Long before Buchholz joined the Boston Red Sox, his father, Skip, had a big impact on his life, and his baseball career. Skip coached Clay, nurtured Clay, mentored Clay, and told him things he didn't always want to hear.
On Aug. 10, 2008, when Buchholz was going through the most miserable stretch of pitching in his life, his father surprised him by flying to Chicago and attending his start that day. Buchholz gave up seven hits and five runs, to fall to 2-8 on the season.
At that time, Buchholz admitted to his dad that he wished the season was over. Two starts later, he was demoted all the way back down to Double-A.
"I was ready for the season to be over," said Buchholz. "I'd work, there wasn't a lack in the work. I just felt like nothing would go right, and [my] confidence level was way down. I didn't believe I could throw certain pitches to guys, and I was eliminating certain pitches before they stepped in the box. It was a tough time, but I got better from it and grew from it, and [I] learned from it."
When the season ended and Buchholz retreated home to Lumberton, Texas, the first thing his father did was give him some time to get away from it all.
"When he came home after that year, he was as low as you could get," recalled Skip. "He was lower than low. We didn't even talk baseball. All we did was play golf, did a little hunting and didn't do anything to do with baseball."
And then Clay was ready to start throwing again. And his dad played a key role in helping him piece it all back together.
"I told him, 'We're going to do it my way again, we're going to start from scratch,'" said Skip.
Skip remembers Clay being at a crossroads following that '08 season.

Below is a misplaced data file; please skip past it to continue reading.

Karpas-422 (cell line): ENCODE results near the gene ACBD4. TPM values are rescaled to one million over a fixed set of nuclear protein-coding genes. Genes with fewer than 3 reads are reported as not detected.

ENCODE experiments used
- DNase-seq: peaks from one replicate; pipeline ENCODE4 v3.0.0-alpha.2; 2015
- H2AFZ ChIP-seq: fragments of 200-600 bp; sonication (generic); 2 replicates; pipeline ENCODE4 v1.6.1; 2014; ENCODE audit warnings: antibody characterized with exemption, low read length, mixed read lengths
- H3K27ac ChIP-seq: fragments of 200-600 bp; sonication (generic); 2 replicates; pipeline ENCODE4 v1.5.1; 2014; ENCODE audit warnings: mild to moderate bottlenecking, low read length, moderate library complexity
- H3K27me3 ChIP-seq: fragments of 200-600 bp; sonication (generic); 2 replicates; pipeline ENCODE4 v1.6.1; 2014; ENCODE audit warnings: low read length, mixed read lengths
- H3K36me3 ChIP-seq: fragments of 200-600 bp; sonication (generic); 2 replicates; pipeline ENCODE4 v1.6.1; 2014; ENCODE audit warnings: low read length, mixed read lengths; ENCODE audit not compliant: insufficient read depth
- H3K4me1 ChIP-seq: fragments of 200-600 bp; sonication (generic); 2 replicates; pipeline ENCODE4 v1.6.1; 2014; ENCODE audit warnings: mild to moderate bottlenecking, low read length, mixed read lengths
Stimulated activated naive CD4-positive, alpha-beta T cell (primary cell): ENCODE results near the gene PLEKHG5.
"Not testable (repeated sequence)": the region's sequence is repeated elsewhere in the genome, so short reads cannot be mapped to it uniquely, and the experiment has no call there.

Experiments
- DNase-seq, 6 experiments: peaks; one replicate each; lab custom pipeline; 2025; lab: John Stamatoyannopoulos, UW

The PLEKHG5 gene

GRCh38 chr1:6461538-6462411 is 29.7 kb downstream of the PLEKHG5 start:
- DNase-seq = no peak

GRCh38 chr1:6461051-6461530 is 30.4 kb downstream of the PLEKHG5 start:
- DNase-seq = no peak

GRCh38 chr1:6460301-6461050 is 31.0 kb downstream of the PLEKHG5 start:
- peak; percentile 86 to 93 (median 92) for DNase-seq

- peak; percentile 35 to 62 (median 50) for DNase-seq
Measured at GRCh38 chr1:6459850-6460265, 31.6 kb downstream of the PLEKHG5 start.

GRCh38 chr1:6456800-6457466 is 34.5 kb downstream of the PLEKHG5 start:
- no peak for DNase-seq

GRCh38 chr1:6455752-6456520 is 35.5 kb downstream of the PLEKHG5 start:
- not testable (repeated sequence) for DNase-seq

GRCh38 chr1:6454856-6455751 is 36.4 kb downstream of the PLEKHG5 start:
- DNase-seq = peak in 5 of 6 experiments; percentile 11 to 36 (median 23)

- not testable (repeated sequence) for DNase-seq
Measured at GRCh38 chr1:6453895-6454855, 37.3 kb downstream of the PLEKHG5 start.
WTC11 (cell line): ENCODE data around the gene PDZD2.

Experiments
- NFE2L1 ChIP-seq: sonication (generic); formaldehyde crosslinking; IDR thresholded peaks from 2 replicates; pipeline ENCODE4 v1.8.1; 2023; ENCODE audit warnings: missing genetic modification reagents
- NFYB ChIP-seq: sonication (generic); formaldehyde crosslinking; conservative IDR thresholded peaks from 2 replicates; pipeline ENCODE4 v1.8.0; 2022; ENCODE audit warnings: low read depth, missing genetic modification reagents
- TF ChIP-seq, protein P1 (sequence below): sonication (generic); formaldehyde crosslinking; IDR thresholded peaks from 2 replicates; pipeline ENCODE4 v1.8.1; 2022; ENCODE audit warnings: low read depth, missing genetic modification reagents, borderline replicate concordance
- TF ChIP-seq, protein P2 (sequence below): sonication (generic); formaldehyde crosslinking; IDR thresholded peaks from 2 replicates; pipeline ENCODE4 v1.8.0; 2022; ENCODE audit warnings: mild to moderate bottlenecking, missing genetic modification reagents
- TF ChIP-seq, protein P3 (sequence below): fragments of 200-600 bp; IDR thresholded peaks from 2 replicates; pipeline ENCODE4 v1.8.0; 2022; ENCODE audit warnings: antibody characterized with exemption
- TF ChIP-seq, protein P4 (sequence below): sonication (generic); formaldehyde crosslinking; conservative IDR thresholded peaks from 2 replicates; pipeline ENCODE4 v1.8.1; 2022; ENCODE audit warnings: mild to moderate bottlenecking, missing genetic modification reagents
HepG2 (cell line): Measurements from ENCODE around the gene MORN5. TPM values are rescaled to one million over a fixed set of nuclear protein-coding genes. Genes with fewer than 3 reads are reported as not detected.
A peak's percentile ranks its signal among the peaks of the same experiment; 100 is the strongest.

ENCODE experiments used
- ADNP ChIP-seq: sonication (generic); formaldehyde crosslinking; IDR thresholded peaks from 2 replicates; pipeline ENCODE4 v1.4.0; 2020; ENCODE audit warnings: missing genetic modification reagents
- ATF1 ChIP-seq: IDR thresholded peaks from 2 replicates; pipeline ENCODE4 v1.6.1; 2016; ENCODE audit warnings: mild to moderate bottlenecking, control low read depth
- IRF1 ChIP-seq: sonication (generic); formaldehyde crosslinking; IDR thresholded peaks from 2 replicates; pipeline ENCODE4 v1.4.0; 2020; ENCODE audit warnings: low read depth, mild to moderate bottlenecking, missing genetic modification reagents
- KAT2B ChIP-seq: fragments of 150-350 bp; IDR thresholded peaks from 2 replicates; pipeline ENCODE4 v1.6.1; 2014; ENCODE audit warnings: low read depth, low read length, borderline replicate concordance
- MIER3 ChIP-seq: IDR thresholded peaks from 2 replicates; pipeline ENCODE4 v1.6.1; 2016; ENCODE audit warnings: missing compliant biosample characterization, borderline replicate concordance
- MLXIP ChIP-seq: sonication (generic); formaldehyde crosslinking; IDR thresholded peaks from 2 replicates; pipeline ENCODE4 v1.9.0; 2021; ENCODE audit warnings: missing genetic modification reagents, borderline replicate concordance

"That '08 season was tough for him," said Skip. "I told him, 'You can make up your mind whether you want to be a career Minor Leaguer, or make up your mind if you want to be a Major Leaguer.' I said, 'That's an easy question for you to answer. I know what it is. But if you want to be a Major Leaguer, you're going to have to toe the line and do what you need to do, and forget about what everybody's saying.'
"I've always told him, 'You're never as good as they say you are, and you're never as bad as they say you are.' I said, 'Don't read the paper, don't listen to sports talk. Stay off the Internet. You're only as good as your last start.' I think he's done a little bit of that."
Things did turn around, and Clay dominated at Triple-A for the first half of last season. Down the stretch in '09, he emerged as Boston's No. 3 starter in the heart of a pennant race. He has since risen to the point where he is one of the best pitchers in the American League.
Skip, who works at an oil refinery, would never take credit for Clay's resurgence -- he knows his son deserves the credit for that -- but he's happy he was able to be there for him.
"I made the comment to somebody the other day, and I said, 'It's like a dream.' You still can't hardly believe that you're watching your son on TV or that he's pitching in the big leagues," said Skip. "It's still hard to believe sometimes, even though it's been since 2007, really.
"But Clay is a good kid, and he had some success early, and then he kind of hit a brick wall. And after the no-hitter [Sept. 1, 2007], I think it kind of came a little easy for him, because he had never really faced any adversity on the field, and then when he hit it, he hit it full bore. It was great for him to have to go down to Triple-A, and then have to go all the way down to Double-A and figure out what it's all about. Clay and I are close."
In essence, father and son have been joined at the hip since Clay first picked up a baseball.